# Feature Selection (3 / 3)

## Random Forest vs Information Geometric Approach

Posted August 15, 2020

In the prior two posts, investigated:

In this post will evaluate feature importance as implemented by Random Forest and compare to Information Geometric approaches. Here is an outline of what would like to discuss:

• similarities between Decision Trees and Information Geometric approaches for feature selection
• some of the deficiencies of Decision Trees
• some areas for improvements

As we will see, Random Forest’s approach to generating decision trees has some similarities to the information geometric approach.

## Algorithm

A random forest is a bagging ensemble method, aggregating 100s or 1000s of decision tree models to determine a classification or regression model. Random Forest will apply the following process:

1. generate K trees, for each tree to be generated:
1. sample a random subset from the training <feature, label> set
2. randomly select a subset of features to be applied in the current tree
3. create a decision tree using one of 3 or 4 possible algorithms and splitting criteria
4. possibly trim tree to a maximum-depth or adjust tree according to other criteria
2. prediction:
1. evaluate feature set against each decision tree: each tree will vote with a label
2. aggregate votes from each tree using a voting metric -> this determines predicted label

There are many variations of the above.

To understand random forests (and how they can be used for feature selection), lets consider the structure and construction process of a decision tree. Rather than describing the process in detail here would recommend reading How does a Decision Tree decide where to split?, which describe tree structure and splitting decision making.

The decision trees used in random forests are generally binary, and for continuous variables, split on an intercept that, using a probability metric, tries to weigh classes evenly so that the left and right children are predominantly class 0 and class 1 respectively (for a binary classifier).

## Example

Let’s create a 2-dimensional feature set for a binary classification problem. I will use this to discuss tree construction, information geometry, and feature selection:

(see appendix for full code)

label0 = rand2d (n = 1000, mu = [0, 100], sigmas=[2.0, 1.0], corr = -0.8)
label0["label"] = 0

label1 = pd.concat([
rand2d (n = 1000, mu = [0, 98], sigmas=[2.0, 1.0], corr = -0.6),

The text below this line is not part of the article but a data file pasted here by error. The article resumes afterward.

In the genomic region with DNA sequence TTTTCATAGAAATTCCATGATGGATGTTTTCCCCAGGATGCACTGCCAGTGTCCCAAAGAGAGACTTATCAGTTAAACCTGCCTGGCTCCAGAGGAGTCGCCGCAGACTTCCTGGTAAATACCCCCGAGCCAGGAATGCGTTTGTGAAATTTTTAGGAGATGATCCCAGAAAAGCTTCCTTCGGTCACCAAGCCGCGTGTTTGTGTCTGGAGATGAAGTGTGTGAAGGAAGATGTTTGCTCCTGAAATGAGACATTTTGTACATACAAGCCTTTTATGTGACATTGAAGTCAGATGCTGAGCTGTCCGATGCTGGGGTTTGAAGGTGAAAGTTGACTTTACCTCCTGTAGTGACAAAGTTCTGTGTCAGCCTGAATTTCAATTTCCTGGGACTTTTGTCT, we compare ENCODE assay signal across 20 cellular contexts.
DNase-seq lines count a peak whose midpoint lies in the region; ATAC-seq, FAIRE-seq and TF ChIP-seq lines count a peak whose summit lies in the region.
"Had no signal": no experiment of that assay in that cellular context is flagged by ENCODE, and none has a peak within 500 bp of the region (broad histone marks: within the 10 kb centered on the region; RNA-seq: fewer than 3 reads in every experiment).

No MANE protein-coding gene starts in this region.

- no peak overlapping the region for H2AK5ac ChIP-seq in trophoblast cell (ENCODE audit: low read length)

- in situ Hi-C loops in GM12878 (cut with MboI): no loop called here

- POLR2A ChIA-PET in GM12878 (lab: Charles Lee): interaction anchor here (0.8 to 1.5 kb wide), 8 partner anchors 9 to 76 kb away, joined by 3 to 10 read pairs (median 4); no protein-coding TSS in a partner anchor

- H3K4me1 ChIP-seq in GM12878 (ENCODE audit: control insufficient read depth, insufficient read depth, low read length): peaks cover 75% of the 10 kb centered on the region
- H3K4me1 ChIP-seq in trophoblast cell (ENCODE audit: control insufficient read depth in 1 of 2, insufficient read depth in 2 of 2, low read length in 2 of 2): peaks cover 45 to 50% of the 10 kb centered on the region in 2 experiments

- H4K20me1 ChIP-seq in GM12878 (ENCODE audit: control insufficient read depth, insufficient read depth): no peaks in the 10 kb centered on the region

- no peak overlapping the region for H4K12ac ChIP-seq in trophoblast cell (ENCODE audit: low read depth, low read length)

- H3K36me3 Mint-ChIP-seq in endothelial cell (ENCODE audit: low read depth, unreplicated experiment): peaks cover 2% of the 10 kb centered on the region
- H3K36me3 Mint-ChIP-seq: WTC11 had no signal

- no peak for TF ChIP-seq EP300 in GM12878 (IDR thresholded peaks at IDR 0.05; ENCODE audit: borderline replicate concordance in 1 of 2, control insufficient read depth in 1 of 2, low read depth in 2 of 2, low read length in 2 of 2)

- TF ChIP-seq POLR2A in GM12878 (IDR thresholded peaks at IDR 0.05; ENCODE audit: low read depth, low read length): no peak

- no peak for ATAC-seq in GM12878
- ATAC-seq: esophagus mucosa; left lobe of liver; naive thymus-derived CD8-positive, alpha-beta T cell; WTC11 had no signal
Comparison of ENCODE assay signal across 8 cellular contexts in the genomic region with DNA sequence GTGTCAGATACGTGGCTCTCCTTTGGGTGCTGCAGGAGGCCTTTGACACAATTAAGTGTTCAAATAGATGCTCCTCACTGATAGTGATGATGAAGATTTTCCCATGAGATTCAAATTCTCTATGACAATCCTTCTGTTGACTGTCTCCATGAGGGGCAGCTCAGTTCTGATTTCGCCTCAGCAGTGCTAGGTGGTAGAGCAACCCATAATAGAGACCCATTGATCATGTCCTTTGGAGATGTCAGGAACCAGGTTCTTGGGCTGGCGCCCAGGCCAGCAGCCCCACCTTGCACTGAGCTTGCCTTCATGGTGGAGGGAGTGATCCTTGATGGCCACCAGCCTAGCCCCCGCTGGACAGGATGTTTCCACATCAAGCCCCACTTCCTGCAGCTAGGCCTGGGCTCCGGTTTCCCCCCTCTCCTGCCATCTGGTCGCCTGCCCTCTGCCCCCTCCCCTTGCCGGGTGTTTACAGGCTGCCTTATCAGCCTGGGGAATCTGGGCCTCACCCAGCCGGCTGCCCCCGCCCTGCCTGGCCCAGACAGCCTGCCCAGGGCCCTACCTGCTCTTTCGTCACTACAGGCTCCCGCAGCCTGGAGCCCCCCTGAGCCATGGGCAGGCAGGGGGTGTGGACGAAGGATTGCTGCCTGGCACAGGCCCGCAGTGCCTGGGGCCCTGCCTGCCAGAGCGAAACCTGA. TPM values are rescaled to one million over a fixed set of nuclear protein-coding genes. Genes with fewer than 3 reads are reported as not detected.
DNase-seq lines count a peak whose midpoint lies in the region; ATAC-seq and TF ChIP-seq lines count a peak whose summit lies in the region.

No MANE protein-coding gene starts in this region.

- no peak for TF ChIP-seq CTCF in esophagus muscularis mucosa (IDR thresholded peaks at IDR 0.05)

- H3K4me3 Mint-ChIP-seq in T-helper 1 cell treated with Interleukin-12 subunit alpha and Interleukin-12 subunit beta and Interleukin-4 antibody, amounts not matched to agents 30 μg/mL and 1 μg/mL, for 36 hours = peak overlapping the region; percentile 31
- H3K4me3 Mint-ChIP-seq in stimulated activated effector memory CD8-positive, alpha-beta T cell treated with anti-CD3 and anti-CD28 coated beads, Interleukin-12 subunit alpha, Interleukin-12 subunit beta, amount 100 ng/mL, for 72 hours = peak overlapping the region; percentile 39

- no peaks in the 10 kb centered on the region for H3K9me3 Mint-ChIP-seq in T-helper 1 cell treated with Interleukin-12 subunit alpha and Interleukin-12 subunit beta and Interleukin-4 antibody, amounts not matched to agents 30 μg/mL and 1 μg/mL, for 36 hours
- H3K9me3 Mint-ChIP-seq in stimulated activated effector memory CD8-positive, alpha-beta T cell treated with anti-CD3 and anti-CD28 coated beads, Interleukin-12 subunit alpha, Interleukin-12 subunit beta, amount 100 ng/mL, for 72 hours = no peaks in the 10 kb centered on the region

rand2d (n = 300, mu = [4, 103], sigmas=[0.5, 0.5], corr = -0.5)
])
label1["label"] = 1

all = pd.concat([label0, label0])

sns.scatterplot (label0.x1, label0.x2),
sns.scatterplot (label1.x1, label1.x2).set_title("2 class, 2 feature classification") ### Steps

The decision tree is built, as a binary tree, from the root downwards. The algorithm does the following at each step:

• decide which feature offers the most discrimination given the residual labels at the current node
• based on gini score (you can read up on this in the link provide above), one of the features will be selected for a split
• determine where to effect the split
• this will be of the form: “if x2 < 99”
• 2 child nodes are added to the current node, one for class 0 and the other for class 1
• the left node will contain all (residual) samples where x2 >= 99 (class 0)
• the right node will contain all (residual) samples where x2 < 99 (class 1)

Here is an example of a (partial) decision tree that might be created for the above data: ### Decision tree node split & relationship to information geometry

Each split in the decision tree creates an “updated” conditional distribution for each class (in the binary classification case). Gini, Entropy, or Chi-Squared measures are used find a split that maximizes this discrimination. Recall that with our Information Geometric feature selection algorithm, we are also trying to find features that provide the maximum discrimination between classes. For example if we examine the prior and conditional distributions for feature x2 for class = 0:

sns.distplot(all.x2),
sns.distplot(all.x2[all.label == 0]).set_title(r"$p(x_2)$ vs $p(x_2 \, \vert \, f(x) = 0)$")


The distribution (or Information Geometric) approach evaluates the degree of discrimination between prior and conditional distributions with respect to labels. We can see that feature x2 has clear impact on f(x), given that the two distributions are quite distinct. Let’s look at how random forest tackles class discrimination from a distribution point-of-view. The impact in of the 1st split in the decision tree if x2 < 99:

sns.distplot(all.x2),
sns.distplot(all.x2[all.x2 >= 99]).set_title(r"$p(x_2)$ vs $p(x_2 \, \vert \, x2 \geq 99)$")